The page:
$400,000-plus Awanui flood protection work looms
More than $400,000 worth of protection work designed to better protect Kaitaia and the wider Awanui catchment from the effects of flooding is due to get under way next month.
The Northland Regional Council recently let two contracts; the first for roughly $150,000 to modify the existing Whangatane Spillway weir and the second for approximately $250,000 to build a stock crossing bridge about 2.5km downstream from the weir.
Councillor Joe Carr, who chairs the regional council's Awanui River Liaison Committee, says Far North Roading Ltd expects to begin an eight-week contract to modify the weir early next month.
"This work will see the existing weir modified to a split level, which will allow floodwaters to enter the spillway from the Awanui River much earlier during a flood."
Councillor Carr says part of the weir intake will be raised to 12 metres, with another part lowered to 9.5m which means during a large flood, water will enter the lower section when the Awanui River flow is 20 cubic metres per second. (At the moment, water only enters the current intake when the river's flow is more than 42 cu m per second.
"That change will reduce the flood risk to urban Kaitaia by lowering peak flood level at the spillway intake and upstream along the Awanui River through Kaitaia," he says.
"It should reduce the 'backwater effect' at bridges across the Awanui River through Kaitaia itself, as well as help floodwaters drain more quickly from Lake Tangonge."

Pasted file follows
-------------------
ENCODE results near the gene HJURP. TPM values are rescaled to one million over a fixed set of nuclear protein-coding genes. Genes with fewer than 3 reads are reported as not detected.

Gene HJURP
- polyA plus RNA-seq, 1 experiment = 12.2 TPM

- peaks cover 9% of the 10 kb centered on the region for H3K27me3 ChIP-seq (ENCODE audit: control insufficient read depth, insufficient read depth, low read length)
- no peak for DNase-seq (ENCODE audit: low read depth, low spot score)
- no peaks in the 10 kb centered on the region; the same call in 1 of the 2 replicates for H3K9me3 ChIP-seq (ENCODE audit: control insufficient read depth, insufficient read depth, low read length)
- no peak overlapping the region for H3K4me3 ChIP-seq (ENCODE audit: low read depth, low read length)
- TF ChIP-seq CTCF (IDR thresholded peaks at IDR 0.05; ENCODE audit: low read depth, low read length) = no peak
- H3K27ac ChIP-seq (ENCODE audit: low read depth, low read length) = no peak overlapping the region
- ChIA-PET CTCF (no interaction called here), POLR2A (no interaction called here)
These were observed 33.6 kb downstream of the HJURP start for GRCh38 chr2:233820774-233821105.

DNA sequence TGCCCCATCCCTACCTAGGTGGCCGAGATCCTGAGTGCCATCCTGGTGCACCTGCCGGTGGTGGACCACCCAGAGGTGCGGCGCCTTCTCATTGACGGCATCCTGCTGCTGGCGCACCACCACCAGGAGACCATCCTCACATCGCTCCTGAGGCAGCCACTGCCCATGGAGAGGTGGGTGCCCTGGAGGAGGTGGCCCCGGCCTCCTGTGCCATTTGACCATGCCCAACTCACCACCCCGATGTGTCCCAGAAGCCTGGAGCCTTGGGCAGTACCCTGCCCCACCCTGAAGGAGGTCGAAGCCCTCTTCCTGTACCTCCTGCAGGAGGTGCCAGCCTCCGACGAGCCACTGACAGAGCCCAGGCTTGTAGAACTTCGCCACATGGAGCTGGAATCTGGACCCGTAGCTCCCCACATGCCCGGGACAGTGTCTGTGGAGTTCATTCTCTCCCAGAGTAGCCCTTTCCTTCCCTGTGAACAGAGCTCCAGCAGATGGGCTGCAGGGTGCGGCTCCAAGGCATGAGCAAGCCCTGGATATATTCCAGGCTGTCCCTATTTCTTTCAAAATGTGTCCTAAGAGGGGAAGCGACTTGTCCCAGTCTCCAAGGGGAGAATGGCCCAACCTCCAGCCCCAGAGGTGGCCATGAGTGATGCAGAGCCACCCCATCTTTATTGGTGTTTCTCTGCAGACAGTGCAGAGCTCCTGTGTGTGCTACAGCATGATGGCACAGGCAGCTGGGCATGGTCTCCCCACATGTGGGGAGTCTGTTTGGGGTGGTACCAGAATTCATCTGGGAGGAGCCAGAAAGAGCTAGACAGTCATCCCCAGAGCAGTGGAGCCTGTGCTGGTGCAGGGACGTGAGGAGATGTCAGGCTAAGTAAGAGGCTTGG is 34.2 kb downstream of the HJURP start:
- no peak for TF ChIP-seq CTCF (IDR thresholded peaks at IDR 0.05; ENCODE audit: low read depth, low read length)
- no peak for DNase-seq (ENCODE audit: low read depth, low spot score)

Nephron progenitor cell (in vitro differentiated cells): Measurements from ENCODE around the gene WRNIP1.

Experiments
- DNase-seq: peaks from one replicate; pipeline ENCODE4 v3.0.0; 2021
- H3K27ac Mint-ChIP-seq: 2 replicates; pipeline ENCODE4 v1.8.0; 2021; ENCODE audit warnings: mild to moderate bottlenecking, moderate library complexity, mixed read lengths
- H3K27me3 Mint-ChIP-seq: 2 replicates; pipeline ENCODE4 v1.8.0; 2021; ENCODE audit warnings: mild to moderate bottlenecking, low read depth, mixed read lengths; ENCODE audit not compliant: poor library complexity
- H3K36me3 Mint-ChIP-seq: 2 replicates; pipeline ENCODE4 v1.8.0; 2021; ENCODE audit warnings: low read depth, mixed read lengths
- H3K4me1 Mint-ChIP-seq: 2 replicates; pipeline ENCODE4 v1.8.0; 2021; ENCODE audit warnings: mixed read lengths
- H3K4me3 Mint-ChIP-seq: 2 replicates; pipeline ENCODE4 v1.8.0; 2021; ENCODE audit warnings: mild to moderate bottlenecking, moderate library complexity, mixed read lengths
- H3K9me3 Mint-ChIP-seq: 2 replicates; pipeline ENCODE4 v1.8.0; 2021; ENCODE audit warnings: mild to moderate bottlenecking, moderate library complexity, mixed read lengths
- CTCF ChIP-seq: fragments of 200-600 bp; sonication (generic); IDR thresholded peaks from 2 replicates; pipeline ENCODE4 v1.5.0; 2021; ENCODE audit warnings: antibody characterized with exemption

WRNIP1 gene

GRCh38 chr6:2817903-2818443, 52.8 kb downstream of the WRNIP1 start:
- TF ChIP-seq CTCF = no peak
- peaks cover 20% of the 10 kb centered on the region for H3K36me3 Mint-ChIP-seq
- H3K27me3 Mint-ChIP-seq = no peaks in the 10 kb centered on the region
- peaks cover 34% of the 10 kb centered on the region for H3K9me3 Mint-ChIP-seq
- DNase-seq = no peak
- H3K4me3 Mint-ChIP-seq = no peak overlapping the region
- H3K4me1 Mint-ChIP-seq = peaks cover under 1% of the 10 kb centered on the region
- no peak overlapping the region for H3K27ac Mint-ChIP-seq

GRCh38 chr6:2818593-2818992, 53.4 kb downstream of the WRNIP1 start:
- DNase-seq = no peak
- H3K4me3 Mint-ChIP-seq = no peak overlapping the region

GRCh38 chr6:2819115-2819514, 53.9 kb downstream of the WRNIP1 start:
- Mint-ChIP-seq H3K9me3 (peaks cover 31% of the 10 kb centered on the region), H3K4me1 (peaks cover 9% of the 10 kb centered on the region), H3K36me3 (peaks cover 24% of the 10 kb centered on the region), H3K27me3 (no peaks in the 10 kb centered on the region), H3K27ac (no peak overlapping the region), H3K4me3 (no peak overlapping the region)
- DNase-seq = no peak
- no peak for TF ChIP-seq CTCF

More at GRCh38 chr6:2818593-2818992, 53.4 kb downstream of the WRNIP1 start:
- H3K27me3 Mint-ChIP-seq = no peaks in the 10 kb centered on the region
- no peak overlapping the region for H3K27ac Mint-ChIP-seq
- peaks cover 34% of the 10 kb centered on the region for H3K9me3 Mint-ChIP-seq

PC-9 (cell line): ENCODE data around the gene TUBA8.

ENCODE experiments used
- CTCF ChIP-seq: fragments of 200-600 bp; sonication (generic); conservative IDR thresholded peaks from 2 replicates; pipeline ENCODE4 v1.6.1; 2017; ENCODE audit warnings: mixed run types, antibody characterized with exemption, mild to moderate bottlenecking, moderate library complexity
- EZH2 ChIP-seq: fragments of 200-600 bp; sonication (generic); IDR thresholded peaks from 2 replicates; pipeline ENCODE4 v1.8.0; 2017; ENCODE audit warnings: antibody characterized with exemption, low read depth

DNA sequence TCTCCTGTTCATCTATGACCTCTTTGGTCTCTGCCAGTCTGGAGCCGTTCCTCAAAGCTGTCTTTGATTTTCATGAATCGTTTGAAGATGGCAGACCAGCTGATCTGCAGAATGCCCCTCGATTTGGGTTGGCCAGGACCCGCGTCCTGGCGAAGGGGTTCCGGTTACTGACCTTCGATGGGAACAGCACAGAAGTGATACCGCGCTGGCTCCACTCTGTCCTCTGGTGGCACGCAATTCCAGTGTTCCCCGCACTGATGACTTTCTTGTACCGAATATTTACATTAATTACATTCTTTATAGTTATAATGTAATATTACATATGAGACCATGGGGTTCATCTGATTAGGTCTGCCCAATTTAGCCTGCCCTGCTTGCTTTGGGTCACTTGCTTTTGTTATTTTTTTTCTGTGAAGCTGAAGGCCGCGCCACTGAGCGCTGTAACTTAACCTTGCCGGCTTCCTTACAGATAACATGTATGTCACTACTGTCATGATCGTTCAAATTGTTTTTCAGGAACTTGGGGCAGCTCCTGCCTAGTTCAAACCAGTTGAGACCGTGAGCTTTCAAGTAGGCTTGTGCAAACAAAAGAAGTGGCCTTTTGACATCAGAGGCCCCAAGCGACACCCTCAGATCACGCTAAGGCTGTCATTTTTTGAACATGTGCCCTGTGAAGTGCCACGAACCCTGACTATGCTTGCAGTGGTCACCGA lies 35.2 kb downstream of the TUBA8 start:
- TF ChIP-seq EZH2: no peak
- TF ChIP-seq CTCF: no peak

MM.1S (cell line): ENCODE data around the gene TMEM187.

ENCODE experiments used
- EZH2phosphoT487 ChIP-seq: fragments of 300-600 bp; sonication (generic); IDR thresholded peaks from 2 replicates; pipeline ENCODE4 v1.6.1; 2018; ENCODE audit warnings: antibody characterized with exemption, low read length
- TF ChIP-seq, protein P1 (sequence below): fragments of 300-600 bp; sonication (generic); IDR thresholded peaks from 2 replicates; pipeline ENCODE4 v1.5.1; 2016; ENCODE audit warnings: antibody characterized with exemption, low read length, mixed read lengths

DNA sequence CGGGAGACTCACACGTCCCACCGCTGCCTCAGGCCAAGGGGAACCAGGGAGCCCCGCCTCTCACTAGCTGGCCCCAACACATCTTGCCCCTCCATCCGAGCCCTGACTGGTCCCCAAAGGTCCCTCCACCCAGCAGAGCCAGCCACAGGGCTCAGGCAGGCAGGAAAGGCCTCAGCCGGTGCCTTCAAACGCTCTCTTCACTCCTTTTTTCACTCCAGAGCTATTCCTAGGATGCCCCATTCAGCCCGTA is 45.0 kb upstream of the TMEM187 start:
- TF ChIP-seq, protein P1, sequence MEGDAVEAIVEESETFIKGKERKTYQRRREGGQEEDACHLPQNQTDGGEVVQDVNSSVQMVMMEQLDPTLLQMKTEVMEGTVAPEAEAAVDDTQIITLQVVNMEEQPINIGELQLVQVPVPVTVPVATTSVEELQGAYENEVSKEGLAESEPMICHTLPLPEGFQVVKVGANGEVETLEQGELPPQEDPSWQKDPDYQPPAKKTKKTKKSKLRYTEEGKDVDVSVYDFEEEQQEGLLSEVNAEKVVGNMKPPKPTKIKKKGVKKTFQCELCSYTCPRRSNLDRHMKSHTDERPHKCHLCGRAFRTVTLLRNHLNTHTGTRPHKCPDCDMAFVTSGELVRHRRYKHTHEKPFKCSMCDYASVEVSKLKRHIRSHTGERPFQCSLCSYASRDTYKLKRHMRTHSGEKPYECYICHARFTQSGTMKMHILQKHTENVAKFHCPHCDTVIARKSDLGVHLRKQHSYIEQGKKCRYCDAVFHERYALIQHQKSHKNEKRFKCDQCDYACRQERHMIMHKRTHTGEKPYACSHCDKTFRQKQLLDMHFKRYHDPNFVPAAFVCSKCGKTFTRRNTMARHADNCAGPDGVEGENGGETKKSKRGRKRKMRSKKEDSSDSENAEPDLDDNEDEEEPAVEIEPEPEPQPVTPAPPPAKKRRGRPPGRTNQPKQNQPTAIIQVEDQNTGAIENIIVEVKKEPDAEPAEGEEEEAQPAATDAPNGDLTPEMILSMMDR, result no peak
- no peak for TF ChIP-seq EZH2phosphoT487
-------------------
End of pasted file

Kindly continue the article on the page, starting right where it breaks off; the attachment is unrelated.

Councillor Carr says floodgates on the Awanui River downstream of Kaitaia will be able to be open for longer before floods peak, as more water will flow down the spillway during the flood's early stages.
"It will also allow floodgates along the lower Awanui River to open sooner once the flood peak has passed."
Meanwhile, the second tender will see a 54-metre long, three span stock bridge built by Steve Bowling Contracting Ltd over about eight weeks from mid-February.
"The bridge is being built so an existing dairy farm operation spanning the Whangatane Spillway will not be adversely affected by the increased frequency of flow that will occur in it once the weir is modified."
Councillor Carr says the Whangatane weir and spillway are located on the north-east bank of the Awanui River, about 260 metres upstream of State Highway One's Waikuruki bridge. It flows for about 14km and discharges directly to the Pairatahi Stream, then into Rangaunu Harbour.
"The initial part of the spillway runs on the eastern side of an industrial area protected by a stopbank; it then flows through a number of farms."
Water that does not flow over the intake weir travels along the lower Awanui River for about 24km, before discharging to the harbour at Unahi.
Councillor Carr says the upcoming works are the latest in a series of scheme improvements the regional council and river liaison committee have approved on behalf of the local community in recent years.
"In addition to the latest weir and bridge works, we've also allocated another $350,000 in the current financial year for maintenance and other improvements to the existing scheme, including ongoing monitoring and works associated with stabilising the Bell's Hill slip."